William Shakespeare’s classic play “Romeo and Juliet” has long been a staple of school drama departments, but it’s not usually the type of play you’ll find 4th ad 5th graders performing. At the Fell Charter School in Simpson, however, an adaptation of the play was recently presented quite skillfully to an appreciative audience of family, faculty, and friends.

After students read one of five different plays by the Bard, they put on a Shakespeare play at those grade levels every year.

According to 4th grade teacher Jill McGurgan and 5th grade teacher Jeff Swartwood, the students read the whole play first, then put the script together. While addressing the audience at the March 22 performance, Ms. McGurgan emphasized the fact that the children read the original play, not a watered-down version, in order to gain an appreciation for the language.

According to the teachers, the best thing about reading any of Shakespeare’s works is that the students are able to read and comprehend far more than they expected they could. As they read the play aloud, the teachers and students discuss literary elements, figurative language, character development, and other important aspects of the work.

The teachers mentioned that this early exposure to the works of Shakespeare is beneficial to students, and said that former students often tell them that Shakespeare is not difficult for them to read in high school thanks to their 4th and 5th grade introduction to his writings.

All told, the process of reading the play and putting together their own performance usually takes the students about two months from start to finish.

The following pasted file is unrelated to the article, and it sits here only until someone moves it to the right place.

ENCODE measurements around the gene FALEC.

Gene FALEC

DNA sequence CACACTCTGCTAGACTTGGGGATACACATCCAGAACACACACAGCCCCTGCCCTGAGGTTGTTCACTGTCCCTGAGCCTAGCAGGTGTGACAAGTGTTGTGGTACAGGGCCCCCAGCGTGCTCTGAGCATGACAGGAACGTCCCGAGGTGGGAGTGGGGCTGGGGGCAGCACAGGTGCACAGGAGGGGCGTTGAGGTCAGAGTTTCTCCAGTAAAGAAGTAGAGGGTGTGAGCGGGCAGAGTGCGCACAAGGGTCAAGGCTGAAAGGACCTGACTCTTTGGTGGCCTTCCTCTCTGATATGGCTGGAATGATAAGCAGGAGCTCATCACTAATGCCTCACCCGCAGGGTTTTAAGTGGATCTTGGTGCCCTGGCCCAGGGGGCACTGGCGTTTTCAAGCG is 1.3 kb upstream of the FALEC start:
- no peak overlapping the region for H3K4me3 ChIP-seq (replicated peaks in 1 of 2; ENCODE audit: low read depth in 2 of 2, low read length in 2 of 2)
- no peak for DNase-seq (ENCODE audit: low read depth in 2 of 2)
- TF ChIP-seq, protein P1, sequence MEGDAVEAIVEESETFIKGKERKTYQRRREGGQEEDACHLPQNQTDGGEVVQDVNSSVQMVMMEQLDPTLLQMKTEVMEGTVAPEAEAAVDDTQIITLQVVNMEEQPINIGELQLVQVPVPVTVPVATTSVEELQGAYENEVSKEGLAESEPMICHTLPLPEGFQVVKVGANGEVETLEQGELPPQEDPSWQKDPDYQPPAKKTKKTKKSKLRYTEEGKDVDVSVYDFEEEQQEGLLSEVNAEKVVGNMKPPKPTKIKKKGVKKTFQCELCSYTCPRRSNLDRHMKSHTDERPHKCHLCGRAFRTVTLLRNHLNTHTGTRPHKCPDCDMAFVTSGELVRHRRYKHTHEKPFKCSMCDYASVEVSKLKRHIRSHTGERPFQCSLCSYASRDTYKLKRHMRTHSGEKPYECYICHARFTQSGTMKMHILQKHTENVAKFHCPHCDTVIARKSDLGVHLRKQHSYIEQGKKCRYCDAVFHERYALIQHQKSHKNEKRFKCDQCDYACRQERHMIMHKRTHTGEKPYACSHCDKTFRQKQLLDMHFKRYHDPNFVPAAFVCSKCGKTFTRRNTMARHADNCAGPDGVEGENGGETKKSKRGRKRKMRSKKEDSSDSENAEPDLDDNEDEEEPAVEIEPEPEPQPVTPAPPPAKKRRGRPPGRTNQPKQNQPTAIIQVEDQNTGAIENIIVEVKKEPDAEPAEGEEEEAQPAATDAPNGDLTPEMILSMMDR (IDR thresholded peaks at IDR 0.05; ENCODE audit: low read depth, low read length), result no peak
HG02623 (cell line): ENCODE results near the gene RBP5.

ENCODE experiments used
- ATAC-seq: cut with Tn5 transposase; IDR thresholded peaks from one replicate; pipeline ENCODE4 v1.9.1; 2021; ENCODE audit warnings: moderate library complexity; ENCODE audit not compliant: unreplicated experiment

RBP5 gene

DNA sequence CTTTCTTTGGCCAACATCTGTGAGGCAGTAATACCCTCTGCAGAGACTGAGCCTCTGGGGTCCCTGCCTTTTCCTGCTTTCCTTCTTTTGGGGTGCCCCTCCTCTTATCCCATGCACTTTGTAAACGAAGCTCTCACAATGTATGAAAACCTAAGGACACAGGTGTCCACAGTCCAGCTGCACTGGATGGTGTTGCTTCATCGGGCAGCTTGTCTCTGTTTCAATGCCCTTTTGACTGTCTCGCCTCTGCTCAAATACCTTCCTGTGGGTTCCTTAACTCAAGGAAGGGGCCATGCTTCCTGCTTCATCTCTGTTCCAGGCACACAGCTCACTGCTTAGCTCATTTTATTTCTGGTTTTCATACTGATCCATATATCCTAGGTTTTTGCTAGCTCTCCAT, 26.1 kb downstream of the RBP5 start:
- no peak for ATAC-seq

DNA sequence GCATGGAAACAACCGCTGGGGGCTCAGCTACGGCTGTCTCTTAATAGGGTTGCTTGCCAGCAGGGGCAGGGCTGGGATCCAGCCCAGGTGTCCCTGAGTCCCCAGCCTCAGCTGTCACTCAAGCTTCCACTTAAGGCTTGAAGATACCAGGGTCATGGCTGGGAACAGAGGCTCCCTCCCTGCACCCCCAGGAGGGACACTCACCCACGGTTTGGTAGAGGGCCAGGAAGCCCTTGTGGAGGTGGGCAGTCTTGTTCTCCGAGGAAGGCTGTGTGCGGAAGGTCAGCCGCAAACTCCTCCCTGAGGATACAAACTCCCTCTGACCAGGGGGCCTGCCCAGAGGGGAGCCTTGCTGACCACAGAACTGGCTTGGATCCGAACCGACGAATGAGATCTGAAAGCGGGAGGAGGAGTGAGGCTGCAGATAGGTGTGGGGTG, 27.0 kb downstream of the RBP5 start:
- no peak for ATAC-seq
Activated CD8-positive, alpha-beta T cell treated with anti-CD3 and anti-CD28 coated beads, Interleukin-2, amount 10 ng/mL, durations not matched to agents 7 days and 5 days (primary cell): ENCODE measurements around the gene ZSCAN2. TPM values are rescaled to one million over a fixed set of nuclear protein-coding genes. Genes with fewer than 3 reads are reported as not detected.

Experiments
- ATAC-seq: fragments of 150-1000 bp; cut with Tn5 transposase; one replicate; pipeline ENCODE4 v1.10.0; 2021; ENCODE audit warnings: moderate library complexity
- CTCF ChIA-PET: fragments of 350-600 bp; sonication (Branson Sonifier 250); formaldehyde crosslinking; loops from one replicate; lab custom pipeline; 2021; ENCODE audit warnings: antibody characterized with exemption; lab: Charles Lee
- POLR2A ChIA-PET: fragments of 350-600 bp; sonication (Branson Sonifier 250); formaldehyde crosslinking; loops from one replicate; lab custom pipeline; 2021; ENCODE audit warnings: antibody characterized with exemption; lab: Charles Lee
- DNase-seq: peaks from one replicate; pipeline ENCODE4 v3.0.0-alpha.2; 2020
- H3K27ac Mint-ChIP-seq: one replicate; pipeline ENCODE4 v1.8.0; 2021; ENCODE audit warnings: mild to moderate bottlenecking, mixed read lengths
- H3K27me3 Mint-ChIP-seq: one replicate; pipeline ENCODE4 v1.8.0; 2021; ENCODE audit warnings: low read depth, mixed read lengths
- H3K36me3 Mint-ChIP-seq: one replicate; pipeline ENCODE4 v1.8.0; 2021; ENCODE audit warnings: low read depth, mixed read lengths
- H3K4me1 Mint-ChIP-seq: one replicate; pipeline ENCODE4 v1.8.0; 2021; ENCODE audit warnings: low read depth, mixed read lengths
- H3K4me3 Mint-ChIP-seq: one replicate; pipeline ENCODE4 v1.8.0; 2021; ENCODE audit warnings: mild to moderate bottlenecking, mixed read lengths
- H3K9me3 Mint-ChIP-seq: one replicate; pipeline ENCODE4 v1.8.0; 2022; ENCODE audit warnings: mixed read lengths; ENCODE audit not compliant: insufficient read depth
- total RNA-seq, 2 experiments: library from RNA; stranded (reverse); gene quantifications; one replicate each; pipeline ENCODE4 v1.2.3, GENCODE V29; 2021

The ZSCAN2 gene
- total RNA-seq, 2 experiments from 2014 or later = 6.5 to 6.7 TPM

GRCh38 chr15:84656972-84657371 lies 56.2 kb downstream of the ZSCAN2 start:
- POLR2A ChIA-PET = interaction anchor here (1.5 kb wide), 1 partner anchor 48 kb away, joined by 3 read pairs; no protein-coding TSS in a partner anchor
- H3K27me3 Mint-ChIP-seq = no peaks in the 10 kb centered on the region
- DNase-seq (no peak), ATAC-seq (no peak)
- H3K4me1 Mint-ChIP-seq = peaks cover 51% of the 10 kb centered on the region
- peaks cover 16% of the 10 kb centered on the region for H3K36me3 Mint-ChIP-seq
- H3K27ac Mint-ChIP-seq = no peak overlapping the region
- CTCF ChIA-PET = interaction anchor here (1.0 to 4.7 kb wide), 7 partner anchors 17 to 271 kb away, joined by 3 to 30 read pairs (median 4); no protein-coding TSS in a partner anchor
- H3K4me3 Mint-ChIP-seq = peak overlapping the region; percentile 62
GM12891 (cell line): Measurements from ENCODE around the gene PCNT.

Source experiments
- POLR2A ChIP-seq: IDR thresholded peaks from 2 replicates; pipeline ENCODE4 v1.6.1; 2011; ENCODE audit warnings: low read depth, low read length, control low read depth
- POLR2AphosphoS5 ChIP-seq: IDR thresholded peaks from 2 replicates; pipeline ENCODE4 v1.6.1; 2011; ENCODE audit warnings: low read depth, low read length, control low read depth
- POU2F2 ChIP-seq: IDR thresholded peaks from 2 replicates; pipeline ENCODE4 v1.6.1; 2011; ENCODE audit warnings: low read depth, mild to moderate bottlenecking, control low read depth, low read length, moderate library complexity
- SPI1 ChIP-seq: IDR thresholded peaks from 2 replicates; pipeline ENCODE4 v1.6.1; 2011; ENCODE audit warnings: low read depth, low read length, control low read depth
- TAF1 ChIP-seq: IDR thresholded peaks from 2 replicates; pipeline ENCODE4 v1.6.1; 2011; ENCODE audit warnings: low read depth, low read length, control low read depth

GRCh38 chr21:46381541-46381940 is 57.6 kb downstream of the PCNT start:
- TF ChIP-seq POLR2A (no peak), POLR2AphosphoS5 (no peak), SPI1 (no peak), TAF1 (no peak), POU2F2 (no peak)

This year, with so many weather-related interruptions, the students practiced their parts in the play on and off for two weeks. In addition to learning their lines, the students are also very involved in all other aspects of the dramatic production, such as creating set decorations, putting their own costumes together, and finding props.

The performance began with Shakespeare-inspired compliments and insults, which the students had learned about in class. The stage set was simple, yet colorful, with a real balcony for Juliet to stand on high above her beloved Romeo. The costumes, like the dialog, were mostly modern, with the liberal inclusion of Elizabethan era phrases in the actors’ lines and fashion motifs to the actors’ costumes.

The students’ performances seemed effortless and flawless, with good timing and voices loud enough to carry throughout the school gym/auditorium even in the absence of microphones.

The dialog and action contained enough humor to elicit a chuckle from the audience from time to time, but was direct enough to move the performance on at a brisk pace. The students clearly enjoyed and took pride in performing “Romeo and Juliet,” and that resulted in a well-organized, entertaining, and fun production.

Cast members for “Romeo and Juliet” were Gabriella Dennis as Juliet, Thomas Nally as Romeo, Randy Bentler as Balthasar, Ethan Fleiger as Benvolio, Adrienne Titley as the Apothecary, and Annabella Tayoun as Tybalt.

Additional cast members included Angelica Edwards as Lady Montague, Alexis Black as Lady Capulet, Chris Hopkins as Lord Capulet, Collin Hollis as Mercutio, and Jason Rodney as the Prince. Playing the role of the Friends were Alannah Perry, Eric Loomis-Weller, Peyton Lord, and Sean Manley.

Aryonna Casteneda played the part of the nurse, with Lily Pashkow and Lucas Webb playing Friar John and Friar Lawrence respectively. Servants were Caleb Liuzzo, Adan Hares, Jon Galati, and Conrad Depew.

Julianna Drake, Alyssah Bonk, Savannah McGuire, and Arianna Conrad gave the Introduction, while Ashlynn Ward and Adrienne Titley recited the Prologue. Narrators were Jaclyn Nally and Leila Maldonado. Set crew for the production were Ashlynn Ward, Julianna Drake, Alyssah Bonk, and Savanna McGuire.